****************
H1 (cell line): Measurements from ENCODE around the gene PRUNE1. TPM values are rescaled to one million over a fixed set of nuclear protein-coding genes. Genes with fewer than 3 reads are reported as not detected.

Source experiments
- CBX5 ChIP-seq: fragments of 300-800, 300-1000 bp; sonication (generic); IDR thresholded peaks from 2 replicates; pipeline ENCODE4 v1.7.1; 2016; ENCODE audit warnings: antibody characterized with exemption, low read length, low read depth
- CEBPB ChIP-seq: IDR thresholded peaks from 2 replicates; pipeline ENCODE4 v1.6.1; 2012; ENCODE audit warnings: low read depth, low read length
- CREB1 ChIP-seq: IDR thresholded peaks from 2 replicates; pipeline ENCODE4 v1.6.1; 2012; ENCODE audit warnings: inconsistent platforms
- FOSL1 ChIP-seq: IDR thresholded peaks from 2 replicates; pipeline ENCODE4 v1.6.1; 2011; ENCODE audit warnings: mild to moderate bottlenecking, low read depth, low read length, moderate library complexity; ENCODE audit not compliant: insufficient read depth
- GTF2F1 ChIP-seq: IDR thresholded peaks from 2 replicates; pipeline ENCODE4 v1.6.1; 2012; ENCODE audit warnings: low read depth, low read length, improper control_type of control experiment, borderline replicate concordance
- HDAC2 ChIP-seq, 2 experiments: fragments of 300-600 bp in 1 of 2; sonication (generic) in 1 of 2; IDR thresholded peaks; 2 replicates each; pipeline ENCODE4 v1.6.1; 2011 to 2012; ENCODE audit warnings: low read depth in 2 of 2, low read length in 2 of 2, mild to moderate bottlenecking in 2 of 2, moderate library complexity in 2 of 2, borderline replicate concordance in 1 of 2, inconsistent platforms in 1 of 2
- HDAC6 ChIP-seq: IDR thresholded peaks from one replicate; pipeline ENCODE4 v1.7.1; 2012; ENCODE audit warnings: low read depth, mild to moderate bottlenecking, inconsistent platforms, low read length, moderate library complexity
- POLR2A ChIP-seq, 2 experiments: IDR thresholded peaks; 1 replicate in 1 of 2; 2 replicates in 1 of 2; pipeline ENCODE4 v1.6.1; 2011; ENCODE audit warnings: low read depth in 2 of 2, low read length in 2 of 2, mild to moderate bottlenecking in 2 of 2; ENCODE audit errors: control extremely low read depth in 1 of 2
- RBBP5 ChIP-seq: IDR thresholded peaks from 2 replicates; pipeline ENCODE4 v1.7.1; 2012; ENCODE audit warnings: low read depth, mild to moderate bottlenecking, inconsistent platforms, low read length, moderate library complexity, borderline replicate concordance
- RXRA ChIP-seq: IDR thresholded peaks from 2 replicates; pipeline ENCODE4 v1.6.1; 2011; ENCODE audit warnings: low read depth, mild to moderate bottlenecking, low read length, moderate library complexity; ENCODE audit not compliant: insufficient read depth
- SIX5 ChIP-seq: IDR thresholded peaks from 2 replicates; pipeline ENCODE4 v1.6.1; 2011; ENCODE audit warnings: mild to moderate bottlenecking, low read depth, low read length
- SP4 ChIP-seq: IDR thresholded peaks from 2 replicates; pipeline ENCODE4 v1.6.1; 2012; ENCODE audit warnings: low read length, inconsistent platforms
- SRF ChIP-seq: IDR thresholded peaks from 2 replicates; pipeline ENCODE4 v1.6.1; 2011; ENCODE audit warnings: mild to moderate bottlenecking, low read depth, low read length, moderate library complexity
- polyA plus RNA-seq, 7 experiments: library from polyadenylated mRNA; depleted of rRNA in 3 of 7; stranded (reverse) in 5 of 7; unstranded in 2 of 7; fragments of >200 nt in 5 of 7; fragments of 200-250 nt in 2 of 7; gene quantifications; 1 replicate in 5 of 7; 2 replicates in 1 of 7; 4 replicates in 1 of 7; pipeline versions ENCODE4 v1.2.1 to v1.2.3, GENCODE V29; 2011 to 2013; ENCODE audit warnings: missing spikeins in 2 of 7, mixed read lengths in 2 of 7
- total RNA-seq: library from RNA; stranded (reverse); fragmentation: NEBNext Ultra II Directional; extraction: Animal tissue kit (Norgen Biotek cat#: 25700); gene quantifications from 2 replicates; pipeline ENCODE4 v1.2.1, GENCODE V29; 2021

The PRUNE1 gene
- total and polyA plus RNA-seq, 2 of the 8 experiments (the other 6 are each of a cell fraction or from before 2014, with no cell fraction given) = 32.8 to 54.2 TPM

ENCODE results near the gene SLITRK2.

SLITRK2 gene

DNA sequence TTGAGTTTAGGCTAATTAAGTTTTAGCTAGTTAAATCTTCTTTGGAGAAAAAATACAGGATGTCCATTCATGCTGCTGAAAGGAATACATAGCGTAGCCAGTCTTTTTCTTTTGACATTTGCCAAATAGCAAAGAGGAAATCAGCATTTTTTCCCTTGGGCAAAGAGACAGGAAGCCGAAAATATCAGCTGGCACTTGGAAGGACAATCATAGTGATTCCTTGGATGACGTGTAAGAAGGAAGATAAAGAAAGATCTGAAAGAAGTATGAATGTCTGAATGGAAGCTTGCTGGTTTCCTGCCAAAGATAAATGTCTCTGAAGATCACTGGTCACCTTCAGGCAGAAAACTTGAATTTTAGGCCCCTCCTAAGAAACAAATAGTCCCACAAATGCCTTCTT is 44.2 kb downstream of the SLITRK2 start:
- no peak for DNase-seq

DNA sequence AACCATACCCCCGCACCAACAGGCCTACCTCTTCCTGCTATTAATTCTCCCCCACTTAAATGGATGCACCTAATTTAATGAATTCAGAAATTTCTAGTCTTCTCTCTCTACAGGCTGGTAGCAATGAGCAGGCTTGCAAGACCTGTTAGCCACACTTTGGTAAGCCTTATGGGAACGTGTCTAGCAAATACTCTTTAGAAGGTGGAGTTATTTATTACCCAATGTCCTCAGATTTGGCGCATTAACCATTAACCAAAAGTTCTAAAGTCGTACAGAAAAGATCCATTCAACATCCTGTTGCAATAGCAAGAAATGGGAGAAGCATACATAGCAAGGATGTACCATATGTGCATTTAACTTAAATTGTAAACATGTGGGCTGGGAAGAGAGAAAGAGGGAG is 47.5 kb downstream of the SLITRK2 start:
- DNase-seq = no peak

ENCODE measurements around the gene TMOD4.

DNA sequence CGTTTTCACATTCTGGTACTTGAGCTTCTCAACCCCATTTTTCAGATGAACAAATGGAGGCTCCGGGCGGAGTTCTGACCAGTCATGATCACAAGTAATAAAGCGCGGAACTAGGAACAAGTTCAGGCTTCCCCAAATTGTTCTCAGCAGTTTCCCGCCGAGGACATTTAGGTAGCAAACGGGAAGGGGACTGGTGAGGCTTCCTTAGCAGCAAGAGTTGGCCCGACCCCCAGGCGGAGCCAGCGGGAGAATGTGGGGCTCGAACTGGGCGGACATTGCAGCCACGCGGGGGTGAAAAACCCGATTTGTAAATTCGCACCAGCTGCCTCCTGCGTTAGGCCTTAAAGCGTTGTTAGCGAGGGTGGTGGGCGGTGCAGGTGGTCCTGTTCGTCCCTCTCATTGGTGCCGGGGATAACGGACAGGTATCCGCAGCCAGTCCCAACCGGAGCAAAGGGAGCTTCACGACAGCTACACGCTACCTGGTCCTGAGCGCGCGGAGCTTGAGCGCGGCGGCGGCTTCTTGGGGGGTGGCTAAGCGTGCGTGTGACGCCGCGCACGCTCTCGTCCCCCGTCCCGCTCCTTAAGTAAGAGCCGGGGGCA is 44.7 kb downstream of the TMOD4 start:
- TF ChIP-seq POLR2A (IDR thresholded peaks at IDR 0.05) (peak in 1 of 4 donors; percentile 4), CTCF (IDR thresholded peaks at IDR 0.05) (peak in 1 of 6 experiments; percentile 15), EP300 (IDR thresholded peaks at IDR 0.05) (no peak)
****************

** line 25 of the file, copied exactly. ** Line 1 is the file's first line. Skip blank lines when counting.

- DNase-seq = no peak